Snaps: Good or Bad?

On older hardware – BAD. Snaps gobble up scarce resources on older hardware. On newer hardware with a zillion and twelve terrabyres of RAM and storage space, not that big a deal, but still a lot less efficient than good ol’ tried-and-true .deb or .rpm packages on Linux.

So why would Ubuntu make snap packaging the default in their distro and it’s flavors? Because it relieves them of the burden of having to maintain all those modified .debs in huge repositories with multiple packagers and maintainers. The burden shifts to the writers and vendors of the software instead of maintainers at Canonical / the Ubuntu family. Saving lots of work and lots of money.

The problem is, though, that updates to software for the operating system can mess up the snap applications, and vice versa! With repositories and maintainers, those problems are avoided most of the time. That’s prob’ly why Linux Mint said “no freaking way” to snaps as the default on Linux Mint. It’s a distro for newcomers to Linux, and having it break all the time because one independent package out of thousands of them borks the system is enough to drive users back to proprietary OSes and imagine, as before, that Linux is “just for geeks and for servers.”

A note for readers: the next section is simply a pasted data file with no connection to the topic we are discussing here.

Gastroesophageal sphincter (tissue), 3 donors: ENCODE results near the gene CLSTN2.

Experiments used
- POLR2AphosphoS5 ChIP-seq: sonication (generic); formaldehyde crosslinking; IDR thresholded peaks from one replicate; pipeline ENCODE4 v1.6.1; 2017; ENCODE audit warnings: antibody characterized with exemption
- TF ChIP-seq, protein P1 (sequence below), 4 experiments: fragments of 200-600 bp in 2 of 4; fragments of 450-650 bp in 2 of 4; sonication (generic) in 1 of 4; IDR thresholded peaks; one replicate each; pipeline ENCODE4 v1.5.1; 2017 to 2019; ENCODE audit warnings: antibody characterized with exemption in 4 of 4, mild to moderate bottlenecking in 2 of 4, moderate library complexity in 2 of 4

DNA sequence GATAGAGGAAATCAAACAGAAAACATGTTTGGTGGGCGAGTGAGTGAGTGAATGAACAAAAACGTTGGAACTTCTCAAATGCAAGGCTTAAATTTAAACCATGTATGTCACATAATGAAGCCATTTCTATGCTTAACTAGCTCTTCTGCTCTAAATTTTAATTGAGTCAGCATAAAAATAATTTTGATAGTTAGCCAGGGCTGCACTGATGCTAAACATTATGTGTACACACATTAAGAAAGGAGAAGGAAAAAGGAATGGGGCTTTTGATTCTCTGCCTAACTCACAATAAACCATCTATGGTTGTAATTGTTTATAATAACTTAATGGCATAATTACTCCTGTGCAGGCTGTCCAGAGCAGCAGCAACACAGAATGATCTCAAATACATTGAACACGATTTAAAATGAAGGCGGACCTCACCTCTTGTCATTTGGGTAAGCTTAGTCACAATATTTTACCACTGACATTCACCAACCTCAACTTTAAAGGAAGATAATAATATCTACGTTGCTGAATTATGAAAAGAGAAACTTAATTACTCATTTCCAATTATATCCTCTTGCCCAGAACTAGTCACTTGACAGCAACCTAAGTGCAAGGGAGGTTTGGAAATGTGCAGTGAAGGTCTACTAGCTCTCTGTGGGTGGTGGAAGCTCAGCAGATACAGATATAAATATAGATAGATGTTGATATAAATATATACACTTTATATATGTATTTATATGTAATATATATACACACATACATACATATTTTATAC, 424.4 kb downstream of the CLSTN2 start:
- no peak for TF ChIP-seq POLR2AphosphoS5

This video is kinda long, but it’s good! More info about snaps, and why they’re unpopular with developers of even Ubuntu-based derivative distros:

Yup, they’re bad.

2 thoughts on “Snaps: Good or Bad?

  1. Haha, I don’t even know what Snaps and Flatpaks are. Sumfink to pack software, right? I’m on a lovely Archy distro and have no need for such improvisational nonsense.

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  2. I call them Schnapps, because you need to be drunk to approve of such a thing as a primary package management.

    They are all following the example of the appstores of the popular smart-phone vendors.

    Like

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